When a new book is sold, the first question (after “When is it coming out?” and “Will there be a movie?”) is, “What’s the cover going to be?”
The easy answer is “Beautiful,” because, like babies, all book covers should be beautiful in the eyes of their doting authors. The truth is, some book covers are more beautiful (and true to the book) than others. Some cover art originates with stock the publisher already owns, or marketing departments’ notions of what sells, or the current fashion in best sellers—a thousand things that have nothing to do with art or the book or the magic synergy that marries two disparate art forms into a single object. In most instances, the first a writer (or at least this writer) sees of their covers is a finished mockup of art and type accompanied by a note containing some variation of “Isn’t this beautiful? We’re so pleased with it; hope you are, too!”
So when Gavin Grant of Small Beer Press sent me two pages of cover sketches for The Freedom Maze, I was astonished and very, very pleased. First, that he should ask my opinion. Second (and even more important) that they were, one and all, wonderful. In a few pencil lines, there was my heroine, Sophie, just as I’d imagined her, wild-haired and awkward in her blue seersucker suit, lost in the maze alone, following a girl in ante-bellum yellow, staring at an armless statue, seen from overhead, from a high angle, from straight behind. The sketches were full of movement and character, a little old-fashioned, like Edward Ardizzone or Edward Gorey, only sharper than the former and less self-conscious than the latter; perfect for a book that begins in 1960. I loved each and every one of them.
We agreed, finally, on a back-view of Sophie peering after her ante-bellum self, who was disappearing into the maze. The back cover originally featured the armless statue at the end of a leafy corridor, which we decided to replace by an African American girl in a headwrap and a red shawl. The final cover suggested (to me, anyway) past and present, mysteries of identity and situation, and layers of meaning and experience. The image on the front led the reader’s eye deeper, into the physical book itself, where the full story was.
It was a cover that made me perfectly happy.
By this time, I knew the artist’s name—Kathleen Jennings. Of course I wanted to meet her and shake her hand and of course, since she lives in Australia, I couldn’t—at least not immediately. A year after the book came out, Kathleen came to New York and we had tea together. I’d planned for a quick hour together; instead, we were still talking when I regretfully had to leave hours later for another appointment. I learned that she is a writer as well as an artist, that she loves fairytales and the Pre-Raphaelites and Tenniel and Arthur Rackham and Georgette Heyer and Joan Aiken and Diana Wynne Jones—and Daleks—that she remembers long swathes of everything that she reads and loves and can recite them at the drop of a hat. She didn’t mention that she also does cut-paper silhouettes.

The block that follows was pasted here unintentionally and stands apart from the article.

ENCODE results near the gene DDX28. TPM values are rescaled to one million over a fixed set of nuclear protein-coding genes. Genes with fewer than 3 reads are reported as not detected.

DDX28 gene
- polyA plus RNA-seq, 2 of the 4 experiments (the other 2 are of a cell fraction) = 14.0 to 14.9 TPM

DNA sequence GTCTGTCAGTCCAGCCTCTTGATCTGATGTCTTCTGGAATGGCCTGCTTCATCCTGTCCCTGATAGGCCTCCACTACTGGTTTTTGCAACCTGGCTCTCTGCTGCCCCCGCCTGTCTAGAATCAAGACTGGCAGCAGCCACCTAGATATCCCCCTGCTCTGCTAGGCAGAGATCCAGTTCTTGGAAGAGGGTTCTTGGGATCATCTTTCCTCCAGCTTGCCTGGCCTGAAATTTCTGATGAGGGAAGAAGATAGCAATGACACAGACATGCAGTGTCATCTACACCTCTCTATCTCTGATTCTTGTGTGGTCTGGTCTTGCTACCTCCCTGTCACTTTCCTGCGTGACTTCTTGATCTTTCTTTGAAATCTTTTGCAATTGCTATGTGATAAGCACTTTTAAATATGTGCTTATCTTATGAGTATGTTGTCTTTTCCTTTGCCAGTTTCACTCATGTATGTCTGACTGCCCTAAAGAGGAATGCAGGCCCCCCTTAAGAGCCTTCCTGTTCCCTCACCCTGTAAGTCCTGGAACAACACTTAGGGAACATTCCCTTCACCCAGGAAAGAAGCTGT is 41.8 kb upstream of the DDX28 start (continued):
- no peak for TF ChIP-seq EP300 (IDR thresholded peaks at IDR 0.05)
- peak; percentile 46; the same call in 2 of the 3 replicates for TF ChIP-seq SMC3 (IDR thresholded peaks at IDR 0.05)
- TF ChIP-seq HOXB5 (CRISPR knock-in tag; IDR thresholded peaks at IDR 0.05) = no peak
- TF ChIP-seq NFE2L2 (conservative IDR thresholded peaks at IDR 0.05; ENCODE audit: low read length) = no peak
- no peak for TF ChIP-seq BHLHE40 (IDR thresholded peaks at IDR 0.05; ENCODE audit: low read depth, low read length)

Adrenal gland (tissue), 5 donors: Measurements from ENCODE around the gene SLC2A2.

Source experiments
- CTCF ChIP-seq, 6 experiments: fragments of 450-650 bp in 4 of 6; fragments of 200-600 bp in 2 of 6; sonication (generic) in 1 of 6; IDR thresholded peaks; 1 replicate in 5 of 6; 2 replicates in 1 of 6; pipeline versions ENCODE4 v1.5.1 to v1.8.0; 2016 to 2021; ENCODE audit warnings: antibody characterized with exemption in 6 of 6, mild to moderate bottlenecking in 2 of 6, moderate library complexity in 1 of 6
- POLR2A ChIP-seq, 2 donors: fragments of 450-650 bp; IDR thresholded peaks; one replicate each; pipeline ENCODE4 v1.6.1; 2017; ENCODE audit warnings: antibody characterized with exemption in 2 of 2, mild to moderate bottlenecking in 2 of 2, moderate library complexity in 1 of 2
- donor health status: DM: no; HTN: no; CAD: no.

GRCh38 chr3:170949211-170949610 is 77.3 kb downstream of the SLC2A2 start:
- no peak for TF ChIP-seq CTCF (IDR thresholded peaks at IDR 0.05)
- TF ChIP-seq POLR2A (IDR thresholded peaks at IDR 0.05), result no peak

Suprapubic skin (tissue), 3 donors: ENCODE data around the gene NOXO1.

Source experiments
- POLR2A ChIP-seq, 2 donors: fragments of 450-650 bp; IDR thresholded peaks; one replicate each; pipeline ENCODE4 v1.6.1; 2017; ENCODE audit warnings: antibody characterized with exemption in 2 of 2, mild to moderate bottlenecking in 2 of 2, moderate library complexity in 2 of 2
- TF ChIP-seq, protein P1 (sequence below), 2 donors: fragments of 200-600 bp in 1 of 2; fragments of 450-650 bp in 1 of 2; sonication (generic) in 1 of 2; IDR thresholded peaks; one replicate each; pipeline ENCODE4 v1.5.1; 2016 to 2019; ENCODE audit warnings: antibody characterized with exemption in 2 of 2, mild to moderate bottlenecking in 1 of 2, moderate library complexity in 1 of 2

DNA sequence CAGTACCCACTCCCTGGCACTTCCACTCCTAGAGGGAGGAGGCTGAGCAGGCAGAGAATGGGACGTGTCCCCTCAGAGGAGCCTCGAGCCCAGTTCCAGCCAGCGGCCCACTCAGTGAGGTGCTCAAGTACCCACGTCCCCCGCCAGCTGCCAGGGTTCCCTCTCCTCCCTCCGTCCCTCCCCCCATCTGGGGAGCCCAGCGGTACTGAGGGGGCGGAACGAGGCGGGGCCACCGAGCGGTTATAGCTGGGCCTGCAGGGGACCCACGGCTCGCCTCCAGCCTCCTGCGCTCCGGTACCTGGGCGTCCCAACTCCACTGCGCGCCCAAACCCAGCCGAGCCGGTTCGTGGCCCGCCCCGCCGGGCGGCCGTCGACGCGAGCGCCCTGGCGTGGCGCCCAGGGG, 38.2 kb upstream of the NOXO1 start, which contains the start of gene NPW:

Oh, those Kathleen Jennings silhouettes.
The line is more decided than her pen and ink work, the shapes more graphic, which makes sense given the difference in medium. But the hand is the same, the sense of suggested movement and character and humor and oh, yes, darkness. Her animals are wonderful, her wolves and foxes especially, though her birds can be very threatening. I don’t remember thinking, particularly, that a silhouette would make a great cover. But when Gavin sent me the cover rough for Young Woman in a Garden, I think I actually gasped. There was a young woman, in perfect profile, with slender trees growing out of her head, the branches hung with images from my stories: the seal from “The Maid On The Shore,” the ring from “The Parwat Ruby,” the absinthe glass from “La Fee Verte,” the fiddle from “The Fiddler of Bayou Teche,” the albatross from “Land’s End,” a cat from “Walpurgis Afternoon.” And a crescent moon and lots of stars because Kathleen’s paper cuts include crescent moons and stars almost as often as my stories include orphans and foundlings, which is very often indeed.
The cover, like the stories, has deep roots in the past. The medium itself, the details of the Young Woman’s knotted-up hair, round chin, and downcast eyelashes, are pure classic silhouette portraiture. But those spindly, graceful trees could not have grown in any cut-paper garden but Kathleen’s and the iconic figures that perch on their boughs are graphic, sharp, surprising, and utterly contemporary in feeling.
The background paper cut, which is similar but not identical to the Young Woman’s head-garden, is a pale shadow of a shadow, a little threatening, a little disturbing, and absolutely perfect.
Delia Sherman writes fiction for adults and young readers. Several of her short stories have been nominated for the Nebula and World Fantasy Awards and The Freedom Maze received the Andre Norton Award, the Mythopoeic Award, and the Prometheus Award. Young Woman in a Garden is her first collection of short stories.